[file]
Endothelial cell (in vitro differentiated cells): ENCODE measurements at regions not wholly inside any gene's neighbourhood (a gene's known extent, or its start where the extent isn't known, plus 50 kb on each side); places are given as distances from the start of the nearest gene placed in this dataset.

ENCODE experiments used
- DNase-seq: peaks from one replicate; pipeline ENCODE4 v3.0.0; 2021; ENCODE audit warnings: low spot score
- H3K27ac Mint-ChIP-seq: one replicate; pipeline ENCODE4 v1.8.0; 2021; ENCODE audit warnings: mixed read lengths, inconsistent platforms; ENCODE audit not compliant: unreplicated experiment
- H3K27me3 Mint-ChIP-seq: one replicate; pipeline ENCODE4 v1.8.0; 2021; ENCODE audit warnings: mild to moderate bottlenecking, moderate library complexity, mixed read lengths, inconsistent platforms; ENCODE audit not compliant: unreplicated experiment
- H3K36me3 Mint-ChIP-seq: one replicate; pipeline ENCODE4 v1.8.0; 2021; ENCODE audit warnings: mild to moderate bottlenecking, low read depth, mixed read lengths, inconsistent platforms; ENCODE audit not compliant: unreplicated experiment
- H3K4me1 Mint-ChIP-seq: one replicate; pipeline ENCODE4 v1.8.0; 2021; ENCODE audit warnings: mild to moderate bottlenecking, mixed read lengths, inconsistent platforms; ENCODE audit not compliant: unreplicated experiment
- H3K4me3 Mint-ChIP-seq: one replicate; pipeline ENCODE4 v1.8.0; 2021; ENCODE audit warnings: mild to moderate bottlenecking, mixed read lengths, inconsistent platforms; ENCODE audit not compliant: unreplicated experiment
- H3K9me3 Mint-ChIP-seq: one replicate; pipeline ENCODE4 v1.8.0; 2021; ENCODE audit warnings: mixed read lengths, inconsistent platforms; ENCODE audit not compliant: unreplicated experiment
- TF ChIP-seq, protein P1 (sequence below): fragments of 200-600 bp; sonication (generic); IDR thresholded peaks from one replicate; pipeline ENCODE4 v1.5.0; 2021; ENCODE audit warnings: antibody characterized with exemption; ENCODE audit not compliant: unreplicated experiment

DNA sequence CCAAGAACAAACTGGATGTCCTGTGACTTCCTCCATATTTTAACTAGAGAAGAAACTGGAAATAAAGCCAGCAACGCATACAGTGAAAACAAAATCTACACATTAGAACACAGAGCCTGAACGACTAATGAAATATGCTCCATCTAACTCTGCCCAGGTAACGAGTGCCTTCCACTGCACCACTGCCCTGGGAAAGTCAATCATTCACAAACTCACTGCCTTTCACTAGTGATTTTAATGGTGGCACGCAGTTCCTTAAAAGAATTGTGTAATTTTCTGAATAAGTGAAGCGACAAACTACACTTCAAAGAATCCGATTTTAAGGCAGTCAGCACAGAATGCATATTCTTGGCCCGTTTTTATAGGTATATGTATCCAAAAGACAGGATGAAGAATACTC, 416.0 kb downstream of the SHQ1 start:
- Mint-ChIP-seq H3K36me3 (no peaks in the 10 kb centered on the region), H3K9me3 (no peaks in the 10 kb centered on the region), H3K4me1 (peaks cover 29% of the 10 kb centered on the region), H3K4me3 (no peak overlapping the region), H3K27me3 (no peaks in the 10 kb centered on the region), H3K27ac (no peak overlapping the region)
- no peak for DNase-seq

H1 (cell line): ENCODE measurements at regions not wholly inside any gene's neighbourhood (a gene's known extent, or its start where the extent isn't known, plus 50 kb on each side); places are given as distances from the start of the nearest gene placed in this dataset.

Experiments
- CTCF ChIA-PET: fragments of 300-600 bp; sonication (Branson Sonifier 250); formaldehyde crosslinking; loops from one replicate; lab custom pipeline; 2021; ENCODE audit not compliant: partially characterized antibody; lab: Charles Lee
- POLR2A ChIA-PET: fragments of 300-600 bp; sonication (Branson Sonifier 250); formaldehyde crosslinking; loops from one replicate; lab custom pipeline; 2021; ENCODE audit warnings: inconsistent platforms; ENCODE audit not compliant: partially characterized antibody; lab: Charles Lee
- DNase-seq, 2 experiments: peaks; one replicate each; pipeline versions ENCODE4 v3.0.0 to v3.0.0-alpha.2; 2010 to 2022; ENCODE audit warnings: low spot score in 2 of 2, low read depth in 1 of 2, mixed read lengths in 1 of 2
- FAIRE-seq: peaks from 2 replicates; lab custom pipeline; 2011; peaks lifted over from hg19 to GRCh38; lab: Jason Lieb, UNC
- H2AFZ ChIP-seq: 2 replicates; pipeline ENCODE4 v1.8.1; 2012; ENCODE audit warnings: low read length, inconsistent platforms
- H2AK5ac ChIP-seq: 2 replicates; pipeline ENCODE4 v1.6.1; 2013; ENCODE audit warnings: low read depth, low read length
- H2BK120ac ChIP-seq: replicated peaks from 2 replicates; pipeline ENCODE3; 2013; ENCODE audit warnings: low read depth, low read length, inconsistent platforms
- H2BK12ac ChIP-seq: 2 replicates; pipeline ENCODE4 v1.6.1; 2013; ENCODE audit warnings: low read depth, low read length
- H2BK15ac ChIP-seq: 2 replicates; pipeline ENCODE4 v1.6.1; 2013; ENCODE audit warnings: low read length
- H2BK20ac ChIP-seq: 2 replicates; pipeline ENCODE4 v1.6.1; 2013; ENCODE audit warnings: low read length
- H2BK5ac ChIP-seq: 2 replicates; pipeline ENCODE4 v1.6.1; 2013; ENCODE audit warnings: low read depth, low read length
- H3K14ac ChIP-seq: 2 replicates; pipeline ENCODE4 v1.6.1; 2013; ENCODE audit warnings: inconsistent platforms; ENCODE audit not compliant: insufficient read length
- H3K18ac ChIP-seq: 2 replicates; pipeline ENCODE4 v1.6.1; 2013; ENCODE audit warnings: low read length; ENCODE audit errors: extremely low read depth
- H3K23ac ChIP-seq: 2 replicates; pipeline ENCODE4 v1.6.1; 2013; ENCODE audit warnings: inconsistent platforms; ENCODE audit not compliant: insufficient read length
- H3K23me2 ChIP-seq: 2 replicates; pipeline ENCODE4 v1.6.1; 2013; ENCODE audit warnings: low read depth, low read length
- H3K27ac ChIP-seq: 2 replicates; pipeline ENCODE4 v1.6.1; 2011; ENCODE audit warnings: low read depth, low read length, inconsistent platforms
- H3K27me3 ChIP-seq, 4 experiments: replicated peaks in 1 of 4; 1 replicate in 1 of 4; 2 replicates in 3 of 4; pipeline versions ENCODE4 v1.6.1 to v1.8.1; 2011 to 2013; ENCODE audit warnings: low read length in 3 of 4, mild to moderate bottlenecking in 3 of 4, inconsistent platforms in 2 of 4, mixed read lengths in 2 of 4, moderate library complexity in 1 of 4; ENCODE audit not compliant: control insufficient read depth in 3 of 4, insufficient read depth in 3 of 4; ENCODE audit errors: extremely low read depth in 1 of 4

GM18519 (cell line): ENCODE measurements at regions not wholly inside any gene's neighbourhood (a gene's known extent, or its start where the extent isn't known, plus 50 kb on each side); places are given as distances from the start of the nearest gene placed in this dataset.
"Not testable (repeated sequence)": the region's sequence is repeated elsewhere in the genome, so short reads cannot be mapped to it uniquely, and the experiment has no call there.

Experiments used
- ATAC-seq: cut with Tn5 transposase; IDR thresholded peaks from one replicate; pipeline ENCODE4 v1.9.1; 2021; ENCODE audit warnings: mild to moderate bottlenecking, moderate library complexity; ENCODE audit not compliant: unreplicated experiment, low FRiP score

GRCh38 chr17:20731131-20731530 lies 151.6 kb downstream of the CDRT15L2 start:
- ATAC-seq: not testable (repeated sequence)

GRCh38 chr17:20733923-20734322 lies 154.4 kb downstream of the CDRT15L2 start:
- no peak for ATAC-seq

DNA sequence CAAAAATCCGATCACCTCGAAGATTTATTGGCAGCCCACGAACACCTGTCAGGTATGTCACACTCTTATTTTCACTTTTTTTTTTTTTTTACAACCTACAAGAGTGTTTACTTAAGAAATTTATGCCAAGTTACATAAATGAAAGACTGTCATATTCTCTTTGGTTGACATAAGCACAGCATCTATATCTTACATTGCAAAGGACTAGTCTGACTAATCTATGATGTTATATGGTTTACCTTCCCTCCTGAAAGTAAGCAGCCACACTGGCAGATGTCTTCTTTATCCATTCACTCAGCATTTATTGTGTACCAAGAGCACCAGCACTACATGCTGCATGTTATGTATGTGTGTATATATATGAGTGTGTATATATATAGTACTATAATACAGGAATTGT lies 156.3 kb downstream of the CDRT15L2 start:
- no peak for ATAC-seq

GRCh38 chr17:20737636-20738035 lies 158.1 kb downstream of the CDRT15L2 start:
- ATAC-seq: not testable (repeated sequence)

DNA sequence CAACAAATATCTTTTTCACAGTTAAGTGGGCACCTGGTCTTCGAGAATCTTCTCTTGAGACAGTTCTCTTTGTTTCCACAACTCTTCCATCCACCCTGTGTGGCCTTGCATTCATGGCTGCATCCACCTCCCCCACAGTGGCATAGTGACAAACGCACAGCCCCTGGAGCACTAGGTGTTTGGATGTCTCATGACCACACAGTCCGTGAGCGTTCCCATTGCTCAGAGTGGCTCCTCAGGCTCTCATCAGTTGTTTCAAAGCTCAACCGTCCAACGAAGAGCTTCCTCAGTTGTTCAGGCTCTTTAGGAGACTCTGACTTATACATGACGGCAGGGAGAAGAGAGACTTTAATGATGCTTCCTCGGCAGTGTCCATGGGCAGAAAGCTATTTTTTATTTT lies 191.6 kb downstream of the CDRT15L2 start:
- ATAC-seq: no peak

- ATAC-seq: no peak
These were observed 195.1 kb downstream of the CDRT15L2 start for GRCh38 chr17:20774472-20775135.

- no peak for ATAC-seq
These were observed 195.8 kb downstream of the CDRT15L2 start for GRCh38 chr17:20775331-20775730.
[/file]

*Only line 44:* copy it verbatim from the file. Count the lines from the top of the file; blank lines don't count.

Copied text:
- ATAC-seq: not testable (repeated sequence)